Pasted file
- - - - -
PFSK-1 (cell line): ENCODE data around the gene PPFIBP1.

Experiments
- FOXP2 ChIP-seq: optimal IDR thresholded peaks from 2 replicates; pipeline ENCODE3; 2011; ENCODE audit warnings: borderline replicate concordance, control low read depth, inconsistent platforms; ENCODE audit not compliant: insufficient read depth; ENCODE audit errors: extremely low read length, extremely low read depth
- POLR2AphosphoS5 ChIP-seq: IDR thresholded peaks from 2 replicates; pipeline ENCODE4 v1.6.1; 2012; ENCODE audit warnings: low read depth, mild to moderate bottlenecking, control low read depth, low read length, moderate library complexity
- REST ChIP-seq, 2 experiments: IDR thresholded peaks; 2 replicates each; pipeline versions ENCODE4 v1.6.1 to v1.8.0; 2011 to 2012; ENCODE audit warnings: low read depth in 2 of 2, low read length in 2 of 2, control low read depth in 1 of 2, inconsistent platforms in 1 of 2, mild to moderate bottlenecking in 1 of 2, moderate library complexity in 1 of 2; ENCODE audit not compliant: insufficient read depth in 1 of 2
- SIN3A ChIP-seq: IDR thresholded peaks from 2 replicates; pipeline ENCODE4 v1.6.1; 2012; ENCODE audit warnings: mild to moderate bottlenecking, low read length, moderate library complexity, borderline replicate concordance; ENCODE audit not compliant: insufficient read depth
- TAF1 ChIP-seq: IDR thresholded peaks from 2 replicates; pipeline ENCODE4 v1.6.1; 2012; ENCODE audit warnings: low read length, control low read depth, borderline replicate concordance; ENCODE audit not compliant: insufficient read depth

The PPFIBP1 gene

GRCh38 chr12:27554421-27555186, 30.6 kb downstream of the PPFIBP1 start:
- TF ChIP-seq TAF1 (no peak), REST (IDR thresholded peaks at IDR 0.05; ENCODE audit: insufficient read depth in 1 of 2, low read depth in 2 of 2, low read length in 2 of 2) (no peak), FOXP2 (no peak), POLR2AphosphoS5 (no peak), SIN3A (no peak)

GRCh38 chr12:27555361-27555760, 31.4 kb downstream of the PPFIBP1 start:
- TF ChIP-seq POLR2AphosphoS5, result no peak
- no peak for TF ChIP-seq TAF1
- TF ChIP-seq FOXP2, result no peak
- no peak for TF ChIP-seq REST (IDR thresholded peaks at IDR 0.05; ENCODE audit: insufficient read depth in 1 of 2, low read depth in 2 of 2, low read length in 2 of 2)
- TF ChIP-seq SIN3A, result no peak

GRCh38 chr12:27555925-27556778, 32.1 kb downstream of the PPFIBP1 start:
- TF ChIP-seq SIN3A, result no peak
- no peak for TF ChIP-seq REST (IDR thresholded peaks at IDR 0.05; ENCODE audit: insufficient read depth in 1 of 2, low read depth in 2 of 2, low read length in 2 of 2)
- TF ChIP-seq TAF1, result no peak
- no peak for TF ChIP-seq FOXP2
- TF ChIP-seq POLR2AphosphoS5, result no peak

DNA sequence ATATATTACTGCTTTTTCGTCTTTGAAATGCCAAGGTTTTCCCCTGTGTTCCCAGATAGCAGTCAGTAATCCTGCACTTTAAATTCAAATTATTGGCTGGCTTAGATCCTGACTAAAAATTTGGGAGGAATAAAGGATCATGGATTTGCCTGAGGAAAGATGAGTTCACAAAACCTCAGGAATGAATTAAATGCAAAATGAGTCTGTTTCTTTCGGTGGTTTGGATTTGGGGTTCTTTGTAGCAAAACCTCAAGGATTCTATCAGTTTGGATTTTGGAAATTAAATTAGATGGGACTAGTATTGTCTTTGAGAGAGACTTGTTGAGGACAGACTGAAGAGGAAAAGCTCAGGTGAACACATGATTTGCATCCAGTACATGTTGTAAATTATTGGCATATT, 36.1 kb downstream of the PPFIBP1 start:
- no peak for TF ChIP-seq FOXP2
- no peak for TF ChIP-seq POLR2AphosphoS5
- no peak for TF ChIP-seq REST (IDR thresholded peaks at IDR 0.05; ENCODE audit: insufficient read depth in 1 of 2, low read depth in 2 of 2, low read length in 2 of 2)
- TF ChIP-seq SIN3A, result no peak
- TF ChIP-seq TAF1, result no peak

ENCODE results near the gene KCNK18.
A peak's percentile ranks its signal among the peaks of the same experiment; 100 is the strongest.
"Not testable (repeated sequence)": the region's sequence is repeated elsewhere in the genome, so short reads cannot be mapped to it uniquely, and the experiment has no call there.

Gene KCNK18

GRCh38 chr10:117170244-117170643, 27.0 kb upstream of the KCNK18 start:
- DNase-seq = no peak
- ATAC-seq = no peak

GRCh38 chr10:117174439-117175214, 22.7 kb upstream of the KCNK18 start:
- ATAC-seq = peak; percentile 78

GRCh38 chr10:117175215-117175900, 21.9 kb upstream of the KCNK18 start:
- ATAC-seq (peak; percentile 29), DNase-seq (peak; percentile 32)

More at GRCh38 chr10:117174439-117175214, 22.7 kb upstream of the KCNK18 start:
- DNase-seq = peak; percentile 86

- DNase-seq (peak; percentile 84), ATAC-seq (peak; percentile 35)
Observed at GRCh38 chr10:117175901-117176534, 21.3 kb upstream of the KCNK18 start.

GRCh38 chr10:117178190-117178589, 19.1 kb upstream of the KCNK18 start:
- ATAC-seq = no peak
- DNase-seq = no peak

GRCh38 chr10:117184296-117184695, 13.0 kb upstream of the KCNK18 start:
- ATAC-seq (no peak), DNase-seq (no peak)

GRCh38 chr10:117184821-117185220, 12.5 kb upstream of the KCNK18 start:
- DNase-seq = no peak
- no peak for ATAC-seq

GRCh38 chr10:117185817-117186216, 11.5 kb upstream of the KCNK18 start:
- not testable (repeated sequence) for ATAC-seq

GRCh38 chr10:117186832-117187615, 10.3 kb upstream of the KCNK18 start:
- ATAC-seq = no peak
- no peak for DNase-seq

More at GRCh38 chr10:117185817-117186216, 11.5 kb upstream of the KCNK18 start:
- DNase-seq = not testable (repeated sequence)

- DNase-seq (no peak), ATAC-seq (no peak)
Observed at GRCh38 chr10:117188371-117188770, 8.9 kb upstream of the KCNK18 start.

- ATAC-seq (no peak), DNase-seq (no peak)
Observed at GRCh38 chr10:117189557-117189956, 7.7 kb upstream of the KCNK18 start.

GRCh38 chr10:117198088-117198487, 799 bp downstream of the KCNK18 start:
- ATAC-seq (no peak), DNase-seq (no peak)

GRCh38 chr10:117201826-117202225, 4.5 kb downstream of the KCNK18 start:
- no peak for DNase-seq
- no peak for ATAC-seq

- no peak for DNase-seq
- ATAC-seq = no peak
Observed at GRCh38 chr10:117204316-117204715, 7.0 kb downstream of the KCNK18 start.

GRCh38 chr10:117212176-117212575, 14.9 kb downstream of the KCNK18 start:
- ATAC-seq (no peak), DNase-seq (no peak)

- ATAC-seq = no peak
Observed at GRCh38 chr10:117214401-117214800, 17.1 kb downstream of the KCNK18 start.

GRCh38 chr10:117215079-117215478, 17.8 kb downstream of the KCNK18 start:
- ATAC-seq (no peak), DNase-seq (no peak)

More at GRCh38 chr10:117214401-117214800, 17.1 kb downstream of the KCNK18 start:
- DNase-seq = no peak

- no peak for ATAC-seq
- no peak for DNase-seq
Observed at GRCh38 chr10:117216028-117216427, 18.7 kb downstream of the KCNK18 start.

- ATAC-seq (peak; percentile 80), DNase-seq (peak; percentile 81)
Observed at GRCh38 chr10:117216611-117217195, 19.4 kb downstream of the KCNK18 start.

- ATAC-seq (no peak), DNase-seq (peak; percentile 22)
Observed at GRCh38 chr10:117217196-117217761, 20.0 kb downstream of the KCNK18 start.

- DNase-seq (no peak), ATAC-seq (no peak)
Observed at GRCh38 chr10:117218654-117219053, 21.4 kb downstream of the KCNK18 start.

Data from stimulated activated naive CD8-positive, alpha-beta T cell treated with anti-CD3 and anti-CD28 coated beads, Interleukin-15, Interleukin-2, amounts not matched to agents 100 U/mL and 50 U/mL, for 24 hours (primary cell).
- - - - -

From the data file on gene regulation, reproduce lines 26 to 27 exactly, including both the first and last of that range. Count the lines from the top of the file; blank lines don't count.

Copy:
- no peak for TF ChIP-seq REST (IDR thresholded peaks at IDR 0.05; ENCODE audit: insufficient read depth in 1 of 2, low read depth in 2 of 2, low read length in 2 of 2)
- TF ChIP-seq SIN3A, result no peak